This is a blog post live from the back of a regional train car. While my project has been based in Rochester, NY...and while my apartment is in New York, NY...and while my girlfriend lives in Chicago, IL.
This train is beginning and ending its journey from an entirely different set of cities.
I'm bound for Philadelphia, where I'll transfer trains and catch another one to New York.
Think that doesn't make sense? Wait until I tell you the whole story...
We begin our story in Rochester New York, where after a morning meeting with our client, our team heads to the airport to try and beat the winter storm to NYC.
We arrive, with tickets booked on a 1:20 flight to LaGuardia...
We had to wait in a long line to check in, because US Air decided (were forced) to abandon the self-check in kiosks for the time being. You know, because those things are so inconvenient.
Anyway, we (my project manager and I) wait in a relatively long line before finally receiving assistance individually.
I get checked in for the 1:20, and then go wait with my manager while he checks in. The woman checking him in, who seemed to be a little stressed (it was hard to tell because she seemingly had applied her makeup with an industrial grade paint sprayer), mentioned that she could get my project manager onto a 12:30 flight that was currently delayed.
I was a little miffed that my check-in helper wasn't as helpful, and asked to get included.
She punched some buttons, without acknowledging my request, and handed my project manager his ticket. It was a ticket for the 1:20 flight.
Whatever, we figured it didn't really matter since both were probably going to be delayed, we can be on the same flight.
So we sit around the airport, waiting for our flight to board. The 1:20 got delayed until 1:40 (certainly great on the spectrum of flight delays), while at the gate next door, the 12:30 was announced as not leaving until 2:40.
Sucks for them, we thought.
Our plane arrived, and we were both excited to get on it and get home.
But as we went to board, the gate agent (the very same pancake makeup woman from before), scanned my manager's ticket and refused to board him. Apparently she had switched the ticket, but didn't tell him or print him a new boarding pass. He would have to wait for the other flight.
Sucked for him, and when I approached her, she said I would have the same problem.
'Just scan the ticket' I requested, knowing that it was likely no one actually did anything when I asked to switch planes.
Sure enough, I still had my seat, and on the plane I went.
You'd think that would be a good thing, perhaps the end of the story?
No. No, this is where it gets weird.
We sat on the runway/tarmac/purgatory for a while as we waited for de-icing, and because the plane was initially late in getting to the gate, we missed our initial window into LaGuardia.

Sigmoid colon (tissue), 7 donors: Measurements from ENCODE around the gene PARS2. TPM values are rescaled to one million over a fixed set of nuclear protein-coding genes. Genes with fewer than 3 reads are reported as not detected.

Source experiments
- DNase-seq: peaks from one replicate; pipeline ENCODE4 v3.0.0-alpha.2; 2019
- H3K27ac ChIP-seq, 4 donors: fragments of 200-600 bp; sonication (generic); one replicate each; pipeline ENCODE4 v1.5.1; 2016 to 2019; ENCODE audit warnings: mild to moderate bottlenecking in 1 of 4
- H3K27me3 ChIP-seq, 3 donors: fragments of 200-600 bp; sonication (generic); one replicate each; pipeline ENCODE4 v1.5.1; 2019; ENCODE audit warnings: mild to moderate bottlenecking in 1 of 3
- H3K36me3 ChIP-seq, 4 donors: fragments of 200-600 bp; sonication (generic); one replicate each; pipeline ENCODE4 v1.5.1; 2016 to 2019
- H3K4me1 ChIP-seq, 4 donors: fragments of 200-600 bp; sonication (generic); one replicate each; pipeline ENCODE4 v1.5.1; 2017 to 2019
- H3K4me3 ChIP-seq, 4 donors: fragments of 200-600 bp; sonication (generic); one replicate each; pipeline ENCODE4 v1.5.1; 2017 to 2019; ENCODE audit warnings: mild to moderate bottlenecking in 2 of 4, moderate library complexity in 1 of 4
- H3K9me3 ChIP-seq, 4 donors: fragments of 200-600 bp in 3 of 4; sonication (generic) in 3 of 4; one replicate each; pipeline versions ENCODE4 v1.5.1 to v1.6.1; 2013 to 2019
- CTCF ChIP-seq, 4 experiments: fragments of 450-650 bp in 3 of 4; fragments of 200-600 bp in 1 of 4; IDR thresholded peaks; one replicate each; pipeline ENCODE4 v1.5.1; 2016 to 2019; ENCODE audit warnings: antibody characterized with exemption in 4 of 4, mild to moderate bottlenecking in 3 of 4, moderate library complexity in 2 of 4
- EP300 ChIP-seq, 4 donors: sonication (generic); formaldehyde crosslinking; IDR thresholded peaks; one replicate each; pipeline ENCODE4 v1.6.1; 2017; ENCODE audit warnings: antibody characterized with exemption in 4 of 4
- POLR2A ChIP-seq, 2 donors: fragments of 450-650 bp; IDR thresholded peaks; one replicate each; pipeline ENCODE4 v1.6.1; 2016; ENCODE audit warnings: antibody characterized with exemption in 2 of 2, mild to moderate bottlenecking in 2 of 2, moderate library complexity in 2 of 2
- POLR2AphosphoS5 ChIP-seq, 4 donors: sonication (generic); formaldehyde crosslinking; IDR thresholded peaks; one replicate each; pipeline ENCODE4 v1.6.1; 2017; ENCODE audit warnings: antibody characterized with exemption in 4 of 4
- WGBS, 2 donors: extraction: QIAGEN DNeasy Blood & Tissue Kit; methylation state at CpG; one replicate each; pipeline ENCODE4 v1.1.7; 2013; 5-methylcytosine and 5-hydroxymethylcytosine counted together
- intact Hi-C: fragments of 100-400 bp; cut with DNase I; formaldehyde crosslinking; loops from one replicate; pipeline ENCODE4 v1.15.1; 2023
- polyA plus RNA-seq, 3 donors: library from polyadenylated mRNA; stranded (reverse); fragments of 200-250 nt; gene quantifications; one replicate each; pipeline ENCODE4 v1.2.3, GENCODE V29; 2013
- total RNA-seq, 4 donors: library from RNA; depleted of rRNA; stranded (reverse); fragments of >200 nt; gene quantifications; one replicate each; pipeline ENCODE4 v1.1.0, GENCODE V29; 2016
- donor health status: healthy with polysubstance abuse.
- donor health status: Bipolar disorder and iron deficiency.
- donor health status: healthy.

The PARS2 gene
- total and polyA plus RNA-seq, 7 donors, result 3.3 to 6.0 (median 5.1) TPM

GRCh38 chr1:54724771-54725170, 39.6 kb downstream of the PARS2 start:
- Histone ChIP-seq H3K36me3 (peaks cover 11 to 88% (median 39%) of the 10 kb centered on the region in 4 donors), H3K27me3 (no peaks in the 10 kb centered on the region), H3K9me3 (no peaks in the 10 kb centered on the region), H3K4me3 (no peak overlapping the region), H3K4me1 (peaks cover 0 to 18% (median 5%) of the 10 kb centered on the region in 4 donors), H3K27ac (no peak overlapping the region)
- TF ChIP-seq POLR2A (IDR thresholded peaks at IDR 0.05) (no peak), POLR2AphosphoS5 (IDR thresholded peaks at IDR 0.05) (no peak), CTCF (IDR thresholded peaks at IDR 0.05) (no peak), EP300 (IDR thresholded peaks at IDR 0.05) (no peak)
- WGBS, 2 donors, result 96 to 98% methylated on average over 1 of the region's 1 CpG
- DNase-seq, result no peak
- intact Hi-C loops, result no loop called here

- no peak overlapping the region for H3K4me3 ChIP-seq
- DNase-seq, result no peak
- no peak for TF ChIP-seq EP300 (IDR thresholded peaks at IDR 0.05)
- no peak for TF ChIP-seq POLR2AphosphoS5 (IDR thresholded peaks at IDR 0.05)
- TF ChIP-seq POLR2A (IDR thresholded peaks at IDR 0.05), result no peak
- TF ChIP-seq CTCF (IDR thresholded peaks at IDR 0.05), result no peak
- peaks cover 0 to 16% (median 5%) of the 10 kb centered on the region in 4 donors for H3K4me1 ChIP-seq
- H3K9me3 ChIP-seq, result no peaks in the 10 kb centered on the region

Eventually, they let us take off and we fly over to NYC, where we spin around for a while until they tell us, 'We won't be allowed to land, so we're going to go back to Harrisburg'
I grab the US Air magazine and flip to the map pages in the back. Harrisburg, in case you didn't know, is just about as far west from NYC as Rochester is. Not exactly making progress.
We pull up to the gate in Harrisburg, and I'm already assuming worst-case. As the wheels hit the ground, I'm on the phone with our travel department to book a train from Harrisburg to New York, assuming no planes are getting in there tonight.
'There's a 5:35 train from Harrisburg to New York,' the travel agent tells me, otherwise you'll need to go to Philadelphia and switch trains.
The time of that call? Roughly 5:05.
I could make it! I thought. And I reserved a space and quickly made my way off the plane.
Of course, it wasn't that easy. The train station in Harrisburg is about 15 minutes away from the airport. It'd be tight, but I could do it if I threw money at a cabbie and yelled 'Step on it!' (which I kind of always wanted to do anyway)
But wait, I needed my bag, which due to our small plane's size, had to be gate checked at Rochester. A gate check, for those unfamiliar, is when they make you hand your bag over to some guy at the gate, and when you get off, a different version of that guy brings you bag out to you.
It could take 2 minutes, could take 10, high variance for sure.
So I scrambled off the plane and waited impatiently...I could make the train if I could just get my bag, tear through the small airport, and get to the train station.
Tick tock, tick tock.
Finally, after what seemed like an eternity but was probably only 3 minutes, the gate agent in Harrisburg (who was under an oppressive seige from angry Rochesterians) announced.
"We are taking all bags, including gate checks, and putting them on baggage claim carousel #1"
And like that, the 5:35 train went up in smoke.
No baggage handlers in the history of civilization have ever taken less than 15 minutes to offload a plane.
So with that went my direct train, and the chance to get to New York at a reasonable time.
As I sat, frustrated, planning for my 6:40 train (on which I currently sit), I got an email from my project manager.
"Hey, did you land at LaGuardia yet? They let us land"